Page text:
We all know the saying ‘let thy food be thy medicine’. Hippocrates said it some 2000 years ago and he’s the namesake of the Hippocratic oath our awesome doctors all take when they begin their journey to save lives.
But instead of food as medicine, people today see food vs. medicine; it’s one or the other. What if there was one big shebang solution that could help longevity for all, not just the sick but the healthy too. Isn’t it time we stopped seeking relief but instead vitality?
Food should be our first medicine, and with that comes the need for the highest quality as well as the rightness of that food for you. Another adage you’ve probably heard too much is that ‘one man’s food is another man’s poison’ and that’s not just talking food that’s off or cuisines from different countries you might not want to eat. The healthiest food is the one your body needs most.
We cannot discount the advancements of all we have through medicine: antibiotics save lives; amazing surgical feats save lives. Both have saved my life when I most needed it. Heck, even band-aids save lives that wouldn’t have in the past!
This food vs. medicine argument reminds me of a story I’ve read often in research, I’m not sure where exactly it originates from.
It’s a story about three hikers, who come across a river – in the river’s raging water a steady stream of children are being sucked down stream towards a giant waterfall.
The first hiker jumps in and tries to save the kids most at risk of being swept over the edge. These are our much needed trauma care, ICU nurses, emergency surgery and all the wondrous drugs that save us. These are the vital rescuers, people you want to be there when you’re in dire straits. But as he is only one man he can’t save all the kids and some of them slip past him over the edge.
Next the second hiker jumps in but starts building a raft to pull children to safety. These people are our care team there to manage chronic conditions like diabetes or hypertension, to give annual checkups, help out if we’ve an infection or flu we just can’t shake. And we need these raft builders as much as vital care. But there’s a point when the raft gets too full and starts sinking.
While the first two hikers are fighting the river and saving as many children as they can, their friend leaves them and starts swimming frantically upstream, away from the crisis. They call out and ask him why he’s not helping where they know they can save lives. The third friend replies ‘I’m going to swim upstream and find out why the kids are in the river in the first place’. This third rescuer is where nutritional professionals come in, sharing the wisdom of food as medicine. It’s also each and every one of us taking personal responsibility for our health, listening to our own bodies, which we know better than anyone.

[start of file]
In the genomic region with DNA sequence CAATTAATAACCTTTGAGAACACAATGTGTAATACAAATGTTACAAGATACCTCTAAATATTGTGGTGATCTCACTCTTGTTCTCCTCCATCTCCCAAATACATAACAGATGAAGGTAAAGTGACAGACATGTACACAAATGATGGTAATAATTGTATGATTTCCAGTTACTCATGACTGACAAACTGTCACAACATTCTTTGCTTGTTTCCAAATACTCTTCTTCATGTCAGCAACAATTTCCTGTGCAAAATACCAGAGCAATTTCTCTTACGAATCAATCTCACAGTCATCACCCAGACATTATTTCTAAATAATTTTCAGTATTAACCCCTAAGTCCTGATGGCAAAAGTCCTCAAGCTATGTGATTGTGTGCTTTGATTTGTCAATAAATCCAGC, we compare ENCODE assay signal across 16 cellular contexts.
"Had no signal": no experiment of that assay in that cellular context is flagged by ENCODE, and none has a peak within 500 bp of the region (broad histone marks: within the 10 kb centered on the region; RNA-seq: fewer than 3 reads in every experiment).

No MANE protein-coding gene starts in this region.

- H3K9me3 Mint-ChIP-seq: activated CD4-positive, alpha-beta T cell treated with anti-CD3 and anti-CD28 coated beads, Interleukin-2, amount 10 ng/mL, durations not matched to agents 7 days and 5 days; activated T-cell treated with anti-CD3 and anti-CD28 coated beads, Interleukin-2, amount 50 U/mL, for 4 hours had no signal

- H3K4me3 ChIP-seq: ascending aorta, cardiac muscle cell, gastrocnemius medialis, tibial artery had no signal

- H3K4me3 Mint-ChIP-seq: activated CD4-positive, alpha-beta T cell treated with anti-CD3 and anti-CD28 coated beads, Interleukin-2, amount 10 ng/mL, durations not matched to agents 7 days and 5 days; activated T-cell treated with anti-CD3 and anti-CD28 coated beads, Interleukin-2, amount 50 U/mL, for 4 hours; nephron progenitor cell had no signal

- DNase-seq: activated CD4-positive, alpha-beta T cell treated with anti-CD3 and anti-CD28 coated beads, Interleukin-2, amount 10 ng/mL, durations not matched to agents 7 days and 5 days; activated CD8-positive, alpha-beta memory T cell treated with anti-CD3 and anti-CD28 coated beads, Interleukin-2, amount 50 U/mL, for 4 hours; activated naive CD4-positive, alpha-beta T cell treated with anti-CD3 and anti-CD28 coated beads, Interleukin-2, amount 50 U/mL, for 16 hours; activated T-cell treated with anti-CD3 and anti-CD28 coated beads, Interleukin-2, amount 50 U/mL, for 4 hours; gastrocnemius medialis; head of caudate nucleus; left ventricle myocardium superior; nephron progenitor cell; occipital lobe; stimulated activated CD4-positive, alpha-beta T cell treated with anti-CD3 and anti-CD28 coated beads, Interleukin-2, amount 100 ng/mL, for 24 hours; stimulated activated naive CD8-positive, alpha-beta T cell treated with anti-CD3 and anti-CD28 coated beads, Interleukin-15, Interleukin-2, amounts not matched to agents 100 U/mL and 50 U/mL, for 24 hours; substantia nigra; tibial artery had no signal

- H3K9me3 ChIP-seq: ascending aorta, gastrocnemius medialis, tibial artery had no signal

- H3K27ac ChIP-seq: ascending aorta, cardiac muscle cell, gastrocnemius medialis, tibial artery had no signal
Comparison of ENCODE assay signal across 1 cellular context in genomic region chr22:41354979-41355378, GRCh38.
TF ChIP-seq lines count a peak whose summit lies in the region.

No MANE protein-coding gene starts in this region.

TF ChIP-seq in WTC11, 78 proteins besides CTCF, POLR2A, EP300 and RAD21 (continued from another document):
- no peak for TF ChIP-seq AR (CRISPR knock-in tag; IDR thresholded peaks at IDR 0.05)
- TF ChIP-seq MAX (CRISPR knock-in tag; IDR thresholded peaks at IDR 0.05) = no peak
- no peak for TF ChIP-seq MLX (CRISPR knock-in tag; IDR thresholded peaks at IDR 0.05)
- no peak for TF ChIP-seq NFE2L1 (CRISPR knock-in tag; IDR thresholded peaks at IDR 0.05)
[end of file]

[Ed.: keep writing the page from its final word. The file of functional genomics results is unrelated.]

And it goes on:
Our ‘swimming away’ is not a disregard for allopathic medicine but looking to the root cause of the symptoms that are making us sick, factors like a poor diet, a stressful job, a lack of fresh air, poor sleep or improper exercise. It’s our first medicine.
The story of three hikers is an ability to align our resources to get all health care working together where it begins. Health is a personal responsibility, but it’s a common good: ours.
Modern medicine is truly amazing and I have personally been saved from going over the waterfall. And I rely on the raft that is my yearly neurosurgeon check-ups. But at the same time I’m not waiting to find out if I have another brain tumor. And while nobody knows exactly why I had a brain tumor I can certainly tell you that I am going to continue to do everything I can to stay out of that river in the future through my diet, exercise and lifestyle and sharing all this knowledge as I practice it on myself, which is innately every one of our right to know.